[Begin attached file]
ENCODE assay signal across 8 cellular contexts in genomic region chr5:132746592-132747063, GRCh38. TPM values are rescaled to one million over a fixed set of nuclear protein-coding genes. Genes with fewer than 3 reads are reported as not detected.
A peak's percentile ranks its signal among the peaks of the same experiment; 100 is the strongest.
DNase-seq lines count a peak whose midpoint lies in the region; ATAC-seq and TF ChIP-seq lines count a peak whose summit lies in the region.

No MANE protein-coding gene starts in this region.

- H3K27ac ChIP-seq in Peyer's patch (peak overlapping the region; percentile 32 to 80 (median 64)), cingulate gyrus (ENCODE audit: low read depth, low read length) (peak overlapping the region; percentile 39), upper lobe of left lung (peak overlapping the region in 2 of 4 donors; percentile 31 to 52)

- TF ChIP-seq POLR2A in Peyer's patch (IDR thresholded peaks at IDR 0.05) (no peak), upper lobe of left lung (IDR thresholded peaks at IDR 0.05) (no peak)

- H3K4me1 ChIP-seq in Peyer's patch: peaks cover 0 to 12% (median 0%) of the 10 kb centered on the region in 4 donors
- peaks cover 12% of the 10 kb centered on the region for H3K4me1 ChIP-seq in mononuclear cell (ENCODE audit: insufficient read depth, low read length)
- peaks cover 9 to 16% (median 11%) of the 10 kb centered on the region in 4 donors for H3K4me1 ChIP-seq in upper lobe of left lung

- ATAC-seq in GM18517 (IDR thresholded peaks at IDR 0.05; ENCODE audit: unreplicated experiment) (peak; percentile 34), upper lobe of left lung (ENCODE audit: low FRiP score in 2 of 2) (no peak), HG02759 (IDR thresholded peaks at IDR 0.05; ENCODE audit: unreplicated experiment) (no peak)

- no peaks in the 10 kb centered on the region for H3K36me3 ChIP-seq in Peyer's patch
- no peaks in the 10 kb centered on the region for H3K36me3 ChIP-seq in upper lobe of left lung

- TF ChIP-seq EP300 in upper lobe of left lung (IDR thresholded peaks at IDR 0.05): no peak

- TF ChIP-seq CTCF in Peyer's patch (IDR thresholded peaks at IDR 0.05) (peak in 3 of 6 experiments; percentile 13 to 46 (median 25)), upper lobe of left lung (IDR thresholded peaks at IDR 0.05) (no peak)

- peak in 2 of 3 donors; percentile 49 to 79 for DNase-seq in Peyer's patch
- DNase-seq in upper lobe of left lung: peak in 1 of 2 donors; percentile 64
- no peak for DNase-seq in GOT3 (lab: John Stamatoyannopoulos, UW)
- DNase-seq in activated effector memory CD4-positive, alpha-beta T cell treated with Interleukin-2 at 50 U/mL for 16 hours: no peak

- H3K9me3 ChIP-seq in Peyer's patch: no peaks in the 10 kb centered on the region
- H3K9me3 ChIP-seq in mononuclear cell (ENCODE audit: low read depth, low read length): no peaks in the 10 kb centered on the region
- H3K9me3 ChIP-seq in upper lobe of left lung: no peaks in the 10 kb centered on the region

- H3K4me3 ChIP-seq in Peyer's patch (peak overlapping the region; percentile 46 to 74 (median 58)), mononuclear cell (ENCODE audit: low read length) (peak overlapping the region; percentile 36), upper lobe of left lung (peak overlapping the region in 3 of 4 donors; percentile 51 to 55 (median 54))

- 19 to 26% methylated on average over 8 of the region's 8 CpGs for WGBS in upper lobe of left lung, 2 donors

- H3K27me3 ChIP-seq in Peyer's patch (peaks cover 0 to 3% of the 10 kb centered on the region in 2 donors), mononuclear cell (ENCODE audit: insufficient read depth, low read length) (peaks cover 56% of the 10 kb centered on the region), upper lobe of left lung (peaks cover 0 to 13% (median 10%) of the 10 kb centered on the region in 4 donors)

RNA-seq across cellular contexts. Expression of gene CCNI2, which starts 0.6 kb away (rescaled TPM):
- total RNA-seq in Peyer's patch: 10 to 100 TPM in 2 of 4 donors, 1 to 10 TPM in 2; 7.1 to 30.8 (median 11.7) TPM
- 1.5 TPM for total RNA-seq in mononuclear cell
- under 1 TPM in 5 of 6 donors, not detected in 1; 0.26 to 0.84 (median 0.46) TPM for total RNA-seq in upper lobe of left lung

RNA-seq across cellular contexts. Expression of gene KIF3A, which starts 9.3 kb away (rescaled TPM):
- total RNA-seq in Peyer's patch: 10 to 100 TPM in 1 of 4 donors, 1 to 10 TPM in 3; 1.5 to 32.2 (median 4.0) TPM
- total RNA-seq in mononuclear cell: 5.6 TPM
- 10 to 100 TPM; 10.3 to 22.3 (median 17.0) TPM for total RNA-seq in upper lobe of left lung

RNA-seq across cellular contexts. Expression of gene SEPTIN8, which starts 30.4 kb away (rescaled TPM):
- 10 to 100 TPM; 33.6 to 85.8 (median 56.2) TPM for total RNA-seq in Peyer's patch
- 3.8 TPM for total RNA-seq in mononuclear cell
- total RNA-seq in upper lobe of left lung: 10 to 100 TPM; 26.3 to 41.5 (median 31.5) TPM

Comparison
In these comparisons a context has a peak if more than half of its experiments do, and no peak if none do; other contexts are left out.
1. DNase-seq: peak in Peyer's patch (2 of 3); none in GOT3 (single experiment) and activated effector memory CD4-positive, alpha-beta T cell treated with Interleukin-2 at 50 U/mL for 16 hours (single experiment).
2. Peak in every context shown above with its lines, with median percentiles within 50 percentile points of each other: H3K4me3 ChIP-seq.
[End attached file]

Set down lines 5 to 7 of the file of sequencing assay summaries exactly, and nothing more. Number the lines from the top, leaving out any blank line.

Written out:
- H3K27ac ChIP-seq in Peyer's patch (peak overlapping the region; percentile 32 to 80 (median 64)), cingulate gyrus (ENCODE audit: low read depth, low read length) (peak overlapping the region; percentile 39), upper lobe of left lung (peak overlapping the region in 2 of 4 donors; percentile 31 to 52)

- TF ChIP-seq POLR2A in Peyer's patch (IDR thresholded peaks at IDR 0.05) (no peak), upper lobe of left lung (IDR thresholded peaks at IDR 0.05) (no peak)

- H3K4me1 ChIP-seq in Peyer's patch: peaks cover 0 to 12% (median 0%) of the 10 kb centered on the region in 4 donors